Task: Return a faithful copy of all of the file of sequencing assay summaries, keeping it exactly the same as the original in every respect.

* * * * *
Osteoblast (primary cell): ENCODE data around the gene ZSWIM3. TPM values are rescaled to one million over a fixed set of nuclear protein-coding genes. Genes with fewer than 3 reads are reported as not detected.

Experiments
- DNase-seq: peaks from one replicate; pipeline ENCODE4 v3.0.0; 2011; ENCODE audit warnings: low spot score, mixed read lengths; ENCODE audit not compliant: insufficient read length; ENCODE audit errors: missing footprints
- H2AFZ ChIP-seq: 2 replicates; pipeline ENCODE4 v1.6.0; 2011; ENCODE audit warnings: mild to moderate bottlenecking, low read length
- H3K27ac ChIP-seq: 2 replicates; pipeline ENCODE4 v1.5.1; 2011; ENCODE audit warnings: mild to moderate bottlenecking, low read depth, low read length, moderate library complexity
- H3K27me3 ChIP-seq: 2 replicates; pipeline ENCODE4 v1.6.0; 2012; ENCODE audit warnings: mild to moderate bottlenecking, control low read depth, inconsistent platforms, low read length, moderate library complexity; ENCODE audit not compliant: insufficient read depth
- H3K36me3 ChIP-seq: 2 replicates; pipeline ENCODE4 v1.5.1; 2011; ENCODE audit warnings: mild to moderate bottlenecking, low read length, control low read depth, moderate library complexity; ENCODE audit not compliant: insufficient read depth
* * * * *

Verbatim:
Osteoblast (primary cell): ENCODE data around the gene ZSWIM3. TPM values are rescaled to one million over a fixed set of nuclear protein-coding genes. Genes with fewer than 3 reads are reported as not detected.

Experiments
- DNase-seq: peaks from one replicate; pipeline ENCODE4 v3.0.0; 2011; ENCODE audit warnings: low spot score, mixed read lengths; ENCODE audit not compliant: insufficient read length; ENCODE audit errors: missing footprints
- H2AFZ ChIP-seq: 2 replicates; pipeline ENCODE4 v1.6.0; 2011; ENCODE audit warnings: mild to moderate bottlenecking, low read length
- H3K27ac ChIP-seq: 2 replicates; pipeline ENCODE4 v1.5.1; 2011; ENCODE audit warnings: mild to moderate bottlenecking, low read depth, low read length, moderate library complexity
- H3K27me3 ChIP-seq: 2 replicates; pipeline ENCODE4 v1.6.0; 2012; ENCODE audit warnings: mild to moderate bottlenecking, control low read depth, inconsistent platforms, low read length, moderate library complexity; ENCODE audit not compliant: insufficient read depth
- H3K36me3 ChIP-seq: 2 replicates; pipeline ENCODE4 v1.5.1; 2011; ENCODE audit warnings: mild to moderate bottlenecking, low read length, control low read depth, moderate library complexity; ENCODE audit not compliant: insufficient read depth